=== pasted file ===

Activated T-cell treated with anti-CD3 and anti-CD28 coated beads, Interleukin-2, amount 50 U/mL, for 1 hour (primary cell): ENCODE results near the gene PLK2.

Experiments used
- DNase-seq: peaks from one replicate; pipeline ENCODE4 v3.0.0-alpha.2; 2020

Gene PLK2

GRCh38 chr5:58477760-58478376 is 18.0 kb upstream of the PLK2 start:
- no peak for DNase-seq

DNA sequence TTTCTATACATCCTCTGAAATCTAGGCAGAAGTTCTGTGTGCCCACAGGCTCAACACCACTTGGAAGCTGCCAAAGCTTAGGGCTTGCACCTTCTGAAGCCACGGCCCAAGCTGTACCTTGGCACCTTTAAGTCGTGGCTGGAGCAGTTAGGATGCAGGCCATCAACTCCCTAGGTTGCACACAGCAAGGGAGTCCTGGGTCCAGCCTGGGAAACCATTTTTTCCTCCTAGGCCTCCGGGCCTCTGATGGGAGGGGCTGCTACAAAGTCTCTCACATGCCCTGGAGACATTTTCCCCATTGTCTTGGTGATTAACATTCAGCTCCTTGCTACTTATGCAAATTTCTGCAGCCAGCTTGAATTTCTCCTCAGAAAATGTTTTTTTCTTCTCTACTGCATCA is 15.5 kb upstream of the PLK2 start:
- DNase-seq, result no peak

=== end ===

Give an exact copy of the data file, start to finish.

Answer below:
Activated T-cell treated with anti-CD3 and anti-CD28 coated beads, Interleukin-2, amount 50 U/mL, for 1 hour (primary cell): ENCODE results near the gene PLK2.

Experiments used
- DNase-seq: peaks from one replicate; pipeline ENCODE4 v3.0.0-alpha.2; 2020

Gene PLK2

GRCh38 chr5:58477760-58478376 is 18.0 kb upstream of the PLK2 start:
- no peak for DNase-seq

DNA sequence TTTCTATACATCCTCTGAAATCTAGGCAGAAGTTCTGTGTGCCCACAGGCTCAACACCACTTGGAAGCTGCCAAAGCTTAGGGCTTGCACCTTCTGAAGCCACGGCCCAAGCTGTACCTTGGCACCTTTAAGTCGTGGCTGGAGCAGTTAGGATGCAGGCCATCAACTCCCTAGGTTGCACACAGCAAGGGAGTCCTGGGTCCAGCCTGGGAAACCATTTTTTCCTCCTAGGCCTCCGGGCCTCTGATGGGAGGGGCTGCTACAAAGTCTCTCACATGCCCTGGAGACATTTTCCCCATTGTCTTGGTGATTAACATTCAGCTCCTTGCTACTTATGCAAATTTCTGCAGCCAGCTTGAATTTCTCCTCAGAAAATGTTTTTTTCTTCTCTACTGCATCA is 15.5 kb upstream of the PLK2 start:
- DNase-seq, result no peak